Cost of driving down, but tolls, taxes erase any gains for taxpayers

Cost of car ownership down, but tolls, taxes continue to rise
By Terri Hall
January 31, 2018

Americans should be celebrating the lower cost of driving between 2016 and 2017, but the tolls and taxes being imposed by government threaten to erase any gains motorists might have enjoyed. According to a recent report by the U.S. Department of Transportation, Transportation Economic Trends of 2017, the number of miles traveled by Americans went up 7.9% since 2014 (17.3% since 2000) with a slight 2.2% drop in the overall cost of private transportation (including a .5% drop in the cost of buying a new or used vehicle and an 11.5% decrease in fuel costs). However, taxes on vehicles increased 2.1%, parking fees and tolls (imposed by government) rose 2.8%, and car maintenance and repair went up 1.7%. With car insurance spiking 6.2% and housing costs soaring 6%, these cost increases effectively erase any cost savings motorists experienced.

Several developments compound the frustration of motorists who can’t seem to cut a break. Many cities across America tilt left, politically, and they’ve declared war on cars and use gasoline taxes collected from motorists in order to erect impediments to driving through a variety of traffic calming and social engineering gimmicks.

For instance in San Antonio, the city just broke ground on a 3-mile, $7.2 million bike lane and sidewalk expansion, which includes a 10 foot, two-way buffered bike lane, wider sidewalks and a 5-foot brick buffer (that looks like its own walking path) to protect bicyclists and pedestrians from autos. This is valuable space that could be used to expand the roadway for auto capacity that’s getting squandered on buffered bike lanes and walkways that less than 1% of travelers use to get around. At over $4 million a mile, it’s no wonder motorists and taxpayers cry foul that their tax dollars are being wasted on non-road uses while they’re forced to pay punitively high tolls to get any congestion relief.

With a 10-mile trip along I-66 in Virginia costing commuters $44 in tolls to take during peak hours, tolls are rapidly becoming the preferred form of tax increase for public officials. Politicians get to pass the buck on taking a hard vote to raise taxes (such as the gasoline tax), and instead get to outsource it to unelected bureaucrats who then blame it on a complicated algorithm that adjusts the toll in real time based on the level of congestion on the highway. Keeping the pain of taxation outside the reach of voters, politicians and an ever growing government bureaucracy use it to abuse taxpayers and manipulate travel liberty.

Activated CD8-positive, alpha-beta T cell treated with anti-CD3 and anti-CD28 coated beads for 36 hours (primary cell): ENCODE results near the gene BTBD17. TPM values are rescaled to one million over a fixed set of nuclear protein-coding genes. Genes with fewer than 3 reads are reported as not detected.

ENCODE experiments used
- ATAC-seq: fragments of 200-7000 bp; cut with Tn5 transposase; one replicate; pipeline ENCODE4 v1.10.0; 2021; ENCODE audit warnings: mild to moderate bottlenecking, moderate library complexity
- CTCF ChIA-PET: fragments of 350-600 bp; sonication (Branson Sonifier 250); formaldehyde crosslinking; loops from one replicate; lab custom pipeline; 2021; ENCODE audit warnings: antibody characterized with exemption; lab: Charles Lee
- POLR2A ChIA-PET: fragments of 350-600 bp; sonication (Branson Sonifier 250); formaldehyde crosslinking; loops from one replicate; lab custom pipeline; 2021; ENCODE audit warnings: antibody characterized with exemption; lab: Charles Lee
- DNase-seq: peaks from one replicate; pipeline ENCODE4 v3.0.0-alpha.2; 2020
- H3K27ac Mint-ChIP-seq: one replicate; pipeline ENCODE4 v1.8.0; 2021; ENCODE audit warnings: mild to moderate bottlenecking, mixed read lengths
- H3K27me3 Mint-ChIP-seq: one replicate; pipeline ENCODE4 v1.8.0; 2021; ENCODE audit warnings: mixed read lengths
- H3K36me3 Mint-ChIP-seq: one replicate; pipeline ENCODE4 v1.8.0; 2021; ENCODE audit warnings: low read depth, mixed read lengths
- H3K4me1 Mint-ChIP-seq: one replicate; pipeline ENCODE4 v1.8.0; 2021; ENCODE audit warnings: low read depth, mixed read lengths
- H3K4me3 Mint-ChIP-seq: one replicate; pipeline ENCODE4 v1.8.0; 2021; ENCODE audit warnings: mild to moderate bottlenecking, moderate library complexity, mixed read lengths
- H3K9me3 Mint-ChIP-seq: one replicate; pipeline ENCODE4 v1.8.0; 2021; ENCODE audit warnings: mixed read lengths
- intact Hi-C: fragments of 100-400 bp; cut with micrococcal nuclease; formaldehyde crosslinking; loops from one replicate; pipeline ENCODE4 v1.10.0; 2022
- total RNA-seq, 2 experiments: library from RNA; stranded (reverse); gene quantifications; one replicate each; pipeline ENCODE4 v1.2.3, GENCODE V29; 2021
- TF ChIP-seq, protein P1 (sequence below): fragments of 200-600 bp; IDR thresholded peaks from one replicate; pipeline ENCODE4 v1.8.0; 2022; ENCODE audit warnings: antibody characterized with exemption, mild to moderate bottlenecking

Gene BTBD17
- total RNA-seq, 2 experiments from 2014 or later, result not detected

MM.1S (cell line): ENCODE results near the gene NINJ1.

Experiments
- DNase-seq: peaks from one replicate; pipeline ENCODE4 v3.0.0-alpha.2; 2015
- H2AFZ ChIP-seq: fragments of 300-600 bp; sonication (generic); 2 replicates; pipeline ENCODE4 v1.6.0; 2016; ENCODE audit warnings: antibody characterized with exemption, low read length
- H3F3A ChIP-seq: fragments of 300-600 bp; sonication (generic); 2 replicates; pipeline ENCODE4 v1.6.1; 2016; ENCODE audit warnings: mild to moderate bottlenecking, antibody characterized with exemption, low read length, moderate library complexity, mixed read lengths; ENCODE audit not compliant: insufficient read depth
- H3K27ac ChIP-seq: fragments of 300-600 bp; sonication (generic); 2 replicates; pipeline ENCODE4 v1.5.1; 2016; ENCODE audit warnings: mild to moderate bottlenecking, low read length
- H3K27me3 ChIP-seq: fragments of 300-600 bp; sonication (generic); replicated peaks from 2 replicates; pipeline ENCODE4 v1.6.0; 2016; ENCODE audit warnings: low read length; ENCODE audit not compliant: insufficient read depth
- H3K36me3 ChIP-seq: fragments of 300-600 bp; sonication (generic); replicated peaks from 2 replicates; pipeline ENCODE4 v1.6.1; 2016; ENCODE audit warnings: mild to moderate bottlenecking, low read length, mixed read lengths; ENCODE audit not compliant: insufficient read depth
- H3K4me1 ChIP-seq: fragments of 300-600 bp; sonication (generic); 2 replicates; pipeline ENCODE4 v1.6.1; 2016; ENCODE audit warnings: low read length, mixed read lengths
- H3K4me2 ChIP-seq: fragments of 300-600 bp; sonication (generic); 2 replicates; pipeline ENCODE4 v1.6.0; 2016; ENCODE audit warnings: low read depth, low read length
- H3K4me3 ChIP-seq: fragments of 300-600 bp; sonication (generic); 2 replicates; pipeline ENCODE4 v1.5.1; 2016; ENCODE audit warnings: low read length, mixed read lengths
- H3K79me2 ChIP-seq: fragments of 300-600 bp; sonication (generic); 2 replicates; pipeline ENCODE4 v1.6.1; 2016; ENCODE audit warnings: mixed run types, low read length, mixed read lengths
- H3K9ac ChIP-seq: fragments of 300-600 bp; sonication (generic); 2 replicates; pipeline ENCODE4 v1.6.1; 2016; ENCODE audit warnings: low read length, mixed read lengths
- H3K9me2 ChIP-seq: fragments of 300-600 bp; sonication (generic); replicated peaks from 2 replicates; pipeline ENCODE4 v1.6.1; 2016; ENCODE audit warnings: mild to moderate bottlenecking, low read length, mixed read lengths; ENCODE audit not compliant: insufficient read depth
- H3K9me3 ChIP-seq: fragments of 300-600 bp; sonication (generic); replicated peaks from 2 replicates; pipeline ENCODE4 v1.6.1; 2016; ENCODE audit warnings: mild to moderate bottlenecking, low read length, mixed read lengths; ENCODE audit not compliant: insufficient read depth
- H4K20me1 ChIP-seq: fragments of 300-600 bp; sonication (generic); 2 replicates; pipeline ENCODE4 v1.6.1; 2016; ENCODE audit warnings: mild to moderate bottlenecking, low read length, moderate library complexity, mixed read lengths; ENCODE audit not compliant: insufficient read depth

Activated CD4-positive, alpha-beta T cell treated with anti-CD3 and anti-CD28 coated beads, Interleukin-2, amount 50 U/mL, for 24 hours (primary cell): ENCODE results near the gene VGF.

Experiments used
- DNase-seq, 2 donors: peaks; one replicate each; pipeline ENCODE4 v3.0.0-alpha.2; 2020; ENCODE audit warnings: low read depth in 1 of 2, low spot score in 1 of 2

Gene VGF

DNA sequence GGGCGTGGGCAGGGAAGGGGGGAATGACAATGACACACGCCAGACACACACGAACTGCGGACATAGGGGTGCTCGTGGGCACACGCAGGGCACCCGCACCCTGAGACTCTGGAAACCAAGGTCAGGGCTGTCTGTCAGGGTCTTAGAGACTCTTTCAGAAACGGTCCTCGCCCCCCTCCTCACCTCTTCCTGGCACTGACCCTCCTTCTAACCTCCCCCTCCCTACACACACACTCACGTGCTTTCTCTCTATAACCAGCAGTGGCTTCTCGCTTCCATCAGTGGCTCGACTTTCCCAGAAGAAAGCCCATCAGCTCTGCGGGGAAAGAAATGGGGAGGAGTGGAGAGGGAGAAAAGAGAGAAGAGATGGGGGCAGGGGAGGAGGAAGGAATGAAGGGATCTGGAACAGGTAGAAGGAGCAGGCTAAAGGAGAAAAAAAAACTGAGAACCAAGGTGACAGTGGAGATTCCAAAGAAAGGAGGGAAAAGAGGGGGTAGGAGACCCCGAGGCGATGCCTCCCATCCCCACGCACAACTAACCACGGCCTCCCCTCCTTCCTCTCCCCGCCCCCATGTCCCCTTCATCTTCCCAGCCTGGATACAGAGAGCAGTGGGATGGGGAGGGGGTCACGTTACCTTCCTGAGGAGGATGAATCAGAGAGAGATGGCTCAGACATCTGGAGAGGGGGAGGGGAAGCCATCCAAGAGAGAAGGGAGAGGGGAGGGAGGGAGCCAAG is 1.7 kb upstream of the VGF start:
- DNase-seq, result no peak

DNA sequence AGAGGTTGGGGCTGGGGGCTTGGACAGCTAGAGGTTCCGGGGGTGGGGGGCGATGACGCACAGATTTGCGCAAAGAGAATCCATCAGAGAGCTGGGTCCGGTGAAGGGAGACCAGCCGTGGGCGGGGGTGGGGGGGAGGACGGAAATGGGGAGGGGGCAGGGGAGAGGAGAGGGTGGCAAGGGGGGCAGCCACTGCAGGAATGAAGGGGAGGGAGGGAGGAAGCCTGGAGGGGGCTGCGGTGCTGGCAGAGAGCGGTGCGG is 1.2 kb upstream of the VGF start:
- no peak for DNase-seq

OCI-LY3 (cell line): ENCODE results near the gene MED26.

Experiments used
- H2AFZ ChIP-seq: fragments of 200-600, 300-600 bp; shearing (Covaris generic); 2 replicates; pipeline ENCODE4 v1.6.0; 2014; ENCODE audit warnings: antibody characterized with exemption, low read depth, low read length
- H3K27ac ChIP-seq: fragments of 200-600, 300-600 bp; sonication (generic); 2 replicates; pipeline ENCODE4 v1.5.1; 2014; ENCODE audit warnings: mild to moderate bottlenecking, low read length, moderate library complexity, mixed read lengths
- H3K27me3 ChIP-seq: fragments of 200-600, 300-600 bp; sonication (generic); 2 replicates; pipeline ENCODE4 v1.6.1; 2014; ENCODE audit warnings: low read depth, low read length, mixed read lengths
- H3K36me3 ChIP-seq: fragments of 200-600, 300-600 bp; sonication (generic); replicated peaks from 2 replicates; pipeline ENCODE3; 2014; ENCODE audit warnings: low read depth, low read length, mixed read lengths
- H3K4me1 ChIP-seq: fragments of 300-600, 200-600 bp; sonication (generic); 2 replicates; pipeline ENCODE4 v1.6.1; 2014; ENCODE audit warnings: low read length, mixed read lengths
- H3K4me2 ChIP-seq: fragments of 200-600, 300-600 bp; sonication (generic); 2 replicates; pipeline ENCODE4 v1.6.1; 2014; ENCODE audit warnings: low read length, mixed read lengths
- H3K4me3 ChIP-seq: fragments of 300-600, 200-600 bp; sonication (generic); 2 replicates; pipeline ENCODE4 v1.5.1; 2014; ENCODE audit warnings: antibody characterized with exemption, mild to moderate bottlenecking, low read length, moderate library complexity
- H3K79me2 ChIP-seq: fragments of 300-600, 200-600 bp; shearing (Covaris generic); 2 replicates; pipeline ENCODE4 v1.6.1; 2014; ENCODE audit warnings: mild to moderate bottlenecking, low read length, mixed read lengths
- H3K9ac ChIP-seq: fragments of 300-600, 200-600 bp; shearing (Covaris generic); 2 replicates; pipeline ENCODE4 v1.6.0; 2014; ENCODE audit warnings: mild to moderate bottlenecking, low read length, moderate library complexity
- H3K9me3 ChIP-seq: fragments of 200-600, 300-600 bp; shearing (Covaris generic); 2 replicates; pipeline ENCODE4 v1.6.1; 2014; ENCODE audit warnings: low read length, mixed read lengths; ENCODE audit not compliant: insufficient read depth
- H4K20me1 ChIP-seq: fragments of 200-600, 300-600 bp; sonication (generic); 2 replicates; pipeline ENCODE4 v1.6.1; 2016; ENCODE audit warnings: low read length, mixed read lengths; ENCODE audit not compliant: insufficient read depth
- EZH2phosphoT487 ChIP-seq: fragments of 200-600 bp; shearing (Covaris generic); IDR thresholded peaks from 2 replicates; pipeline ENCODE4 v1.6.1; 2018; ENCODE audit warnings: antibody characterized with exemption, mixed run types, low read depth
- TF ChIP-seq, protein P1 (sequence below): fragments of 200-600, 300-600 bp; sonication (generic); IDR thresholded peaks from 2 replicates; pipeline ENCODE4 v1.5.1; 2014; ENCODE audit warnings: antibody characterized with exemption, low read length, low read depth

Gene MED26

Americans spend $1.2 trillion a year on transportation, ranking it the 4th highest expenditure per household behind housing, healthcare, and food. The cost to purchase, operate, and maintain personal vehicles account for 91% of that figure, totaling $1.09 trillion of personal transportation costs. The Consumer Expenditure Survey measures individual household spending on transportation, which averaged $8,755 in 2016 making it the second largest household expense behind housing.

With tolls reaching $5,000 per year for many households facing $400-$500 per month in tolls due to the high cost of congestion tolling (like the I-66 toll managed lanes in Virginia and I-635 in Dallas), toll taxes could nearly double household transportation expenses and threaten the very existence of working families who lack such discretionary spending. The options cannot remain pay tolls or stay stuck in congestion or be forced to use less efficient modes of travel like buses or rail. A trip taken by automobile can double or even triple in travel time when taking the same trip via bus or commuter rail. These are not options that will increase productivity and quality of life.

While the Transportation Economic Trends of 2017 brings some good news about the reduced cost of driving when looking at certain measures, the overall trend, especially in urban areas, shows costs spiraling out of control due to toll taxes, which do not keep pace with income. It doesn’t do much good to have tax relief on the federal level if state and local taxes take those dollars right back out of a family’s pocket. Americans need a net tax decrease so that households see an actual increase in personal income and prosperity. Attacking our personal freedom to travel with runaway toll taxation isn’t going to do the trick.